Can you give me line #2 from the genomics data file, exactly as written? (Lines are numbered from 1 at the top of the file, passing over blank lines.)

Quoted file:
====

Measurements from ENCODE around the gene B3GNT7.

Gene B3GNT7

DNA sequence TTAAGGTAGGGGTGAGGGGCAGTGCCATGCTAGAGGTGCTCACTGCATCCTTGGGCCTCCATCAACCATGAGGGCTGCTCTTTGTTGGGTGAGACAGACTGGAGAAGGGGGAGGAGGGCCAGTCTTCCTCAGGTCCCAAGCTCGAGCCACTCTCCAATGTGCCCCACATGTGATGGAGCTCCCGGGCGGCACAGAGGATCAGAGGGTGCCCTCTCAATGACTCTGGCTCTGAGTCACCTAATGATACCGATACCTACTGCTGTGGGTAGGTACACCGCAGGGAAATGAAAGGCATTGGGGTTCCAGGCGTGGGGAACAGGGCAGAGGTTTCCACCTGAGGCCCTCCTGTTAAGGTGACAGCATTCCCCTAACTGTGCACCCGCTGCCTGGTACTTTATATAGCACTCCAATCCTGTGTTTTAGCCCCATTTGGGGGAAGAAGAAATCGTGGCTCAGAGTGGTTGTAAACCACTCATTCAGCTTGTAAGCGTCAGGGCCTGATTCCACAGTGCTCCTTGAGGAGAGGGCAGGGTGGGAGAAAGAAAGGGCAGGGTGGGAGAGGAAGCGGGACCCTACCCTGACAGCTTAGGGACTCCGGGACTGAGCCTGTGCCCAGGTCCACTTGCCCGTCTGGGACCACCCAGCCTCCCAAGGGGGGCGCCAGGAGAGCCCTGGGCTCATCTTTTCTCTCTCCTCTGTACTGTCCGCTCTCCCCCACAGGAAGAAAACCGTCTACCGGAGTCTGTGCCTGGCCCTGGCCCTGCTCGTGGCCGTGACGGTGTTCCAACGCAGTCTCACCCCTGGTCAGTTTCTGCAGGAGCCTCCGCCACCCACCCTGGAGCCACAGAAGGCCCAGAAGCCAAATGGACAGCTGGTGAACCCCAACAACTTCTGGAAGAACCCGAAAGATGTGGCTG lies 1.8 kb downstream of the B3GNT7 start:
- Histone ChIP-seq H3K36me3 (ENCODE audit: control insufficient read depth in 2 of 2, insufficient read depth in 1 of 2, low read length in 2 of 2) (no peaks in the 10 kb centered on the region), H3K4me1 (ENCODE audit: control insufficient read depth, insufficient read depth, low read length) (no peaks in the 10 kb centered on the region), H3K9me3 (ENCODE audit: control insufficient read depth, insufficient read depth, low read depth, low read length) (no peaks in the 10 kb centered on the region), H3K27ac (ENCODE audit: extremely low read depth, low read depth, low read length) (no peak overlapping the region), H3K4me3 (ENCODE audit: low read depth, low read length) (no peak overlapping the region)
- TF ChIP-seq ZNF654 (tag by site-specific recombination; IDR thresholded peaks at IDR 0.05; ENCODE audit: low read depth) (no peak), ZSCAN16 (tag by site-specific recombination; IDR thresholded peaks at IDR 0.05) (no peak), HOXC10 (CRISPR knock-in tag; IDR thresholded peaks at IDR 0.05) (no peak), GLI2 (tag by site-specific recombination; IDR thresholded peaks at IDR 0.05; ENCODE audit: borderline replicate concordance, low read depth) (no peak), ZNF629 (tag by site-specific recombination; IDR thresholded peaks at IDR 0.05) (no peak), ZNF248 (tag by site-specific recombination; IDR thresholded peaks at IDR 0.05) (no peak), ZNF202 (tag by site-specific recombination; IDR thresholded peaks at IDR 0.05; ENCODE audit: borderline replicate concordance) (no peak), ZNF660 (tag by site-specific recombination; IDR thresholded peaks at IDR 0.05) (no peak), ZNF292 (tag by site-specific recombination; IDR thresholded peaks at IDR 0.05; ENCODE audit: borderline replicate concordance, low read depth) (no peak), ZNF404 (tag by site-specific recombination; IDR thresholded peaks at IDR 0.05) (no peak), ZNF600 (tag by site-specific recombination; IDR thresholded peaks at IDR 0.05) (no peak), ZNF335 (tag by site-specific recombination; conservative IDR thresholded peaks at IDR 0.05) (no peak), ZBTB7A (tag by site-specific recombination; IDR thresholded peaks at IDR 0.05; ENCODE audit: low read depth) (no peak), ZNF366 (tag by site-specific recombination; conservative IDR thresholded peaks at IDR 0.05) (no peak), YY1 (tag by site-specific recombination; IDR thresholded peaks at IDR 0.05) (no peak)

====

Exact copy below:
Gene B3GNT7